The Gaussianity assumption mentioned in the answer of Joris is a particular case of a more general condition:

The family of random variables $\{\langle X, \varphi \rangle^2 \mid \varphi \in S\}$ is uniformly integrable, where $S$ is the set of linear functionals of the form $\langle X, \varphi \rangle := \sum_{k=1}^n \varphi_k X(t_k)$ whose $\mathcal{H}(c)^\ast$-norm is $\le 1$ (i.e. $\forall \xi \in \mathcal{H}(c): \sum_k \varphi_k \xi(t_k) \le \Vert \xi \Vert_{\mathcal{H}(c)}$).

In the Gaussian case this condition is satisfied because the $L^2(\Omega,\mathsf{P})$ norm of the linear functionals $\langle X, \varphi \rangle$ (which is the same as $\Vert \varphi \Vert_{\mathcal{H}(c)^\ast}$) bounds an $L^p(\Omega,\mathsf{P})$ norm for $p>2$. More generally, it is also satisfied for processes that depend polynomially on a Gaussian system, or on Bernoulli random signs, or basically on anything where hypercontractivity works.

In general the condition above is enough to conclude that the sample paths of $X$ do not lie in $\mathcal{H}(c)$ (unless it's finite-dimensional).

To prove this, note that by the Lebesgue's theorem, uniform integrability implies that the $L^2$ and $L^0$ topologies (the latter is convergence in probability) coincide on the space of linear functionals of $X$. Note that the $L^0$ topology won't change if we change the probability measure $\mathsf{P}$ by an equivalent measure $\mathsf{Q}$.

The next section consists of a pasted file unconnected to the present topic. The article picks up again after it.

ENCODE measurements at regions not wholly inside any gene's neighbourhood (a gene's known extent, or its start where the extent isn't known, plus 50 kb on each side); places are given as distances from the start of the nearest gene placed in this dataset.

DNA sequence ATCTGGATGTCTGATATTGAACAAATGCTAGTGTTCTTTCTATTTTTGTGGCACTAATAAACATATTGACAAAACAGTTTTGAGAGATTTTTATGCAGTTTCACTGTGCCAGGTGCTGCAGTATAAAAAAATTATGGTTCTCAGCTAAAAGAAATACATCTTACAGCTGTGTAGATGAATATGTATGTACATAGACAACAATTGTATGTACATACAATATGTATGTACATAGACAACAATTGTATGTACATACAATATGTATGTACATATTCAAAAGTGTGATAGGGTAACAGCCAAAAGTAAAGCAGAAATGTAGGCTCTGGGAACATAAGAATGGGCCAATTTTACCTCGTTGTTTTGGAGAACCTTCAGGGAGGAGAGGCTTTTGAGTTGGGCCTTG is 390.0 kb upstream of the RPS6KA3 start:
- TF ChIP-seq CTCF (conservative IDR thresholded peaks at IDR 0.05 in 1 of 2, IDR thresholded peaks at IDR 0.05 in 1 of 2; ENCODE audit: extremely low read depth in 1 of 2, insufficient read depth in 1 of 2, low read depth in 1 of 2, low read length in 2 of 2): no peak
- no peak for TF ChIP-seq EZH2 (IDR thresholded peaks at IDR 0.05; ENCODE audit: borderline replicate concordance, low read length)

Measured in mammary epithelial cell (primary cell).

Now argue towards a contradiction. Let $X$ be a random element of $\mathcal{H}(c)$. Then $\Vert X \Vert_{\mathcal{H}(c)}^2$ is a well-defined, finite random variable, so there exists a measure $\mathsf{Q}$, equivalent to $\mathsf{P}$, such that $\mathsf{E}_{\mathsf{Q}} \Vert X \Vert_{\mathcal{H}(c)}^2 < \infty$. On the other hand, $\mathsf{E}_{\mathsf{Q}} \Vert X \Vert^2_{\mathcal{H}(c)}$ is the trace of the covariance operator of $X$ in $\mathcal{H}(c)$ (computed for the measure $\mathsf{Q}$), so the covariance must be trace class, and therefore compact. Thus there is a sequence of linear functionals $\varphi_n \in S$, such that $\Vert \varphi_n \Vert_{\mathcal{H}(c)^\ast} = 1$, and $\langle \varphi_n, X \rangle \to 0$ in $L^2(\mathsf{Q})$. Thus we also have $\langle \varphi_n, X \rangle \to 0$ in $L^0(\mathsf{P})$, and, by uniform integrability, also in $L^2(\mathsf{P})$. This contradicts the fact that $\Vert \langle \varphi, X \rangle \Vert_{L^2(\mathsf{P})} = \Vert \varphi \Vert_{\mathcal{H}(c)^\ast} = 1$.